Newslinks for Tuesday, November 11th, 2008

November 11th, 2008
The Economist is long on Serra: "slow-burning Mr Serra will be one of the artists whose work will continue to shine long after he is gone"

Richard Serra via Time

The Economist is long on Richard Serra: “slow-burning Mr Serra will be one of the artists whose work will continue to shine long after he is gone” [TheEconomist]
The defensive financial strategies art auction houses take during a market downturn
[The Art Newspaper] and in related, financing for fine art is correspondingly receding [Portfolio]
A look inside the highly specialized art storage business [Financial Times]
The Tate Modern may have accidentally hung 2 Rothko’s sideways [TimesUK]

The Pollock in question via terisfind.com

The Pollock in question via terisfind.com

Highly controversial supposed Jackson Pollock drip painting is for sale for $50 million in Toronto [CBC]
London’s Colony Room, favored bar of Lucian Freud and Damien Hirst, may close [TimesUK]
50 to 75 Modern and Contemporary German works of art including some by Rosemarie Trockel, Georg Baselitz and Candida Höfer donated to the Busch-Reisinger Museum at Harvard [Artdaily]
Yvonne Force Villareal, sets up an APFlab (“Art Production Fund”) on Wooster street in Soho, New York [NYTimes]

The Bacchae: The Library Theatre, Manchester and on tour

The Independent (London, England) February 21, 1996 | JEFFREY WAINWRIGHT Euripides’ The Bacchae is strong meat, literally. Its dominant image is of dismemberment, animal and then human flesh seized alive and devoured in the furthest reach of frenzy available to human kind.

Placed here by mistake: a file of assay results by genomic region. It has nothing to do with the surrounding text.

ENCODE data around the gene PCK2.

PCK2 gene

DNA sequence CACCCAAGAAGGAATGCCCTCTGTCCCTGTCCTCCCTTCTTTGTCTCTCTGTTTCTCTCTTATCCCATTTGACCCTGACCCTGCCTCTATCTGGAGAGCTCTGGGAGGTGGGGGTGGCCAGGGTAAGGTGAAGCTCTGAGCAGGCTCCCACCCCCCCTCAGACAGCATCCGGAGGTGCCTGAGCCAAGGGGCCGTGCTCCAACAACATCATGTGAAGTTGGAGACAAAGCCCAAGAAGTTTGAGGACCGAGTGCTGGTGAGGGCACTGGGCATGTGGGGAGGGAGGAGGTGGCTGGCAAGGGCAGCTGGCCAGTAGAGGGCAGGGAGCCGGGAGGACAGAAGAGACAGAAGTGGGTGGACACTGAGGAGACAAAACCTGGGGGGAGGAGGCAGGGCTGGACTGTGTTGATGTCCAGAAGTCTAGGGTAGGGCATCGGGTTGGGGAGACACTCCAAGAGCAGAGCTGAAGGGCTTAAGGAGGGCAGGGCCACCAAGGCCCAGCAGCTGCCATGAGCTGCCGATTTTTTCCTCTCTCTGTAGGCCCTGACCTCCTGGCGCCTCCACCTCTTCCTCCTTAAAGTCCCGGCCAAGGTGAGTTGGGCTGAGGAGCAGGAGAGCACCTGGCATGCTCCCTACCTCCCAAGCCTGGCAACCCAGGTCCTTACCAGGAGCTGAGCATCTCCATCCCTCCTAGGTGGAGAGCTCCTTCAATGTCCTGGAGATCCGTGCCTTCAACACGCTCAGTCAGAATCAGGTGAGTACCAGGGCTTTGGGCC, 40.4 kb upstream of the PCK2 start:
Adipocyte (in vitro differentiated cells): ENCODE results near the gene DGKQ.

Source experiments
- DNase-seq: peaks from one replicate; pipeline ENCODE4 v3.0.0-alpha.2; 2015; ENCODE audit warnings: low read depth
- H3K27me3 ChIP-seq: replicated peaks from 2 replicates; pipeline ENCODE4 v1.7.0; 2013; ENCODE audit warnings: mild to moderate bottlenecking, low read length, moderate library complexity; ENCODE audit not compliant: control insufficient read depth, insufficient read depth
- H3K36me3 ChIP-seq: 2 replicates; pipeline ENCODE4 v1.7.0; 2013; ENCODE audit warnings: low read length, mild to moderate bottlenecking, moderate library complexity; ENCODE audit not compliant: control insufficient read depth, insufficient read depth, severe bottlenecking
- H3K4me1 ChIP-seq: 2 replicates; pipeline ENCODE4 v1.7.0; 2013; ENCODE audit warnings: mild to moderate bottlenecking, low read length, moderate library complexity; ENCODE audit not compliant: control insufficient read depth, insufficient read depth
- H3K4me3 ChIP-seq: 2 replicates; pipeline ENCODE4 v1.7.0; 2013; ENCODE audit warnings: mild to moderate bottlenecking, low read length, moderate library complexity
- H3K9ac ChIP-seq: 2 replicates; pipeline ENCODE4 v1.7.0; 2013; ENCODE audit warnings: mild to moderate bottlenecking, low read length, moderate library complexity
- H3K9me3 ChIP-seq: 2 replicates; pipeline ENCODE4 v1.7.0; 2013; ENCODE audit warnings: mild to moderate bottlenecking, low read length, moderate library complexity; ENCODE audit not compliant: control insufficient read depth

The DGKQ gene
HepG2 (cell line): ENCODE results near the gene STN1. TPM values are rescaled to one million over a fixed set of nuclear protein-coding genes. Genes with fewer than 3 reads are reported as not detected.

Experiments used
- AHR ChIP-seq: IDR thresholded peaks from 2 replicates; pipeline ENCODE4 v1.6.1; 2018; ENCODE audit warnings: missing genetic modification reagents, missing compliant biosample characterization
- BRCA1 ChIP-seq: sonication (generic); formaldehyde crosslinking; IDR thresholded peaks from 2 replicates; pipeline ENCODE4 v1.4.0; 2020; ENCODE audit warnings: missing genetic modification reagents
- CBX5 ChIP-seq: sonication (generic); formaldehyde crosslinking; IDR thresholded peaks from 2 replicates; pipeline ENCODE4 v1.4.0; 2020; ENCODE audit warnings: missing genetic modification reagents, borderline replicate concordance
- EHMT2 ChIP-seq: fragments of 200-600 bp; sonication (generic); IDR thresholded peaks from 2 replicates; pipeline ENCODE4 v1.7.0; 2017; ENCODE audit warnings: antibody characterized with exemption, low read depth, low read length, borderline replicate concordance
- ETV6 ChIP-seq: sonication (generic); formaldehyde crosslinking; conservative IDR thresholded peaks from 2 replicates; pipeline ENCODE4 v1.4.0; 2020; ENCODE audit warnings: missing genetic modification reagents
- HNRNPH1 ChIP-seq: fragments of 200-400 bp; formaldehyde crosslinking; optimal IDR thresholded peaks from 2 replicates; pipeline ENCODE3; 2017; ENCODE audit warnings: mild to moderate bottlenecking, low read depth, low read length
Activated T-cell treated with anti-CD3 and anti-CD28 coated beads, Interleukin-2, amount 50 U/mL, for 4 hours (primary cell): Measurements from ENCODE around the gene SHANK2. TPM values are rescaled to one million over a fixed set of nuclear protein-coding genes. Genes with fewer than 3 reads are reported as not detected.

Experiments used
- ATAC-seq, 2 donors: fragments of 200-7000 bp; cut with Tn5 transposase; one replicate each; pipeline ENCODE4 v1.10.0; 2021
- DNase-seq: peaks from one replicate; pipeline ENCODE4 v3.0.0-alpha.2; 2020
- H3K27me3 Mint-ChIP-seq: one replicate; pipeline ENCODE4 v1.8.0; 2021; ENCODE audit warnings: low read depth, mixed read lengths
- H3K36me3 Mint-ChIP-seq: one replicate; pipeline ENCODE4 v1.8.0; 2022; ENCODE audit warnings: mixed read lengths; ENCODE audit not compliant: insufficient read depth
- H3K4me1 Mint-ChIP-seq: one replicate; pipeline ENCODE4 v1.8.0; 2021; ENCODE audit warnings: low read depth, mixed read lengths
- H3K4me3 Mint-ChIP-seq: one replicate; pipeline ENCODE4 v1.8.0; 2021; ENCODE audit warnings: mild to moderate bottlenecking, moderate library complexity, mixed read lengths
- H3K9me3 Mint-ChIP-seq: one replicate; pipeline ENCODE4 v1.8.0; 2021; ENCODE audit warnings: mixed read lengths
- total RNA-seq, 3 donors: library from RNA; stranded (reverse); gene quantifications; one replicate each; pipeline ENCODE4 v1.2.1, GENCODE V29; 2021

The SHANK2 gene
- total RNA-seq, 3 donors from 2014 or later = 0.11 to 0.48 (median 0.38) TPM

Now The Library is a nice place, a cosy cup of a theatre, designed less for Bacchanalia than for Spring and Port Wine. Other venues on Kaboodle’s itinerary may suit Euripides better, but interesting as it is to contemplate the startlingly different contexts of ancient Greek and modern theatre, the production does not resolve this fundamental incongruity. For this, the less traditional the performance space the better.

But for all the rawness at its heart, The Bacchae is in no sense a “primitive” play. It is the story of the coming of the disreputable but potent Dionysus to Thebes, determined to prove his lineage as a son of Zeus and claim the honour due to a god. Though despised as a foreigner by the Theban king, Pentheus, Dionysus has captivated the women of Thebes, who, led by Pentheus’ own mother Agave, are now the Bacchae, living in liquid abandon beyond the city walls. Dionysus, himself ambiguously gendered, is lord and liberator of women, and the rapture he engenders transports them from their appointed place into ecstasy. The play’s main conflict is therefore between this liberation and the pursed rectitude of Pentheus.

It appears to be a clash of immutable elements, but Euripides’ psychological subtlety lies in the way Dionysus is able to evoke a prurient interest in the activities of the women in his enemy, and so seduce him from his fixed masculinity. Discovered in his spying, Pentheus is sundered by the Bacchae, his own mother claiming his head as a trophy. The second psychological switch is Agave’s rediscovery of her former mind as the frenzy abates and the contrary face of the Dionysian rapture becomes apparent. go to web site facial hair styles

Happily, the complexity that surrounds Pentheus is presented with nuanced care by Lee Beagley. Softly spoken, he has no crude, tyrannical bluster about him, and he is drawn into his fatal female garments in a gentle swirl of reluctance and surprised pleasure. Kaboodle’s other long-time actor, Paula Simms, takes two of the vitally important “messenger” roles, and her narration, especially the first account of the Bacchae at large, is clearly and characterfully done. This scene also provides the best visual moment, in which the company create a huge beast from a cow’s skull and a vast red curtain, then hunt it down.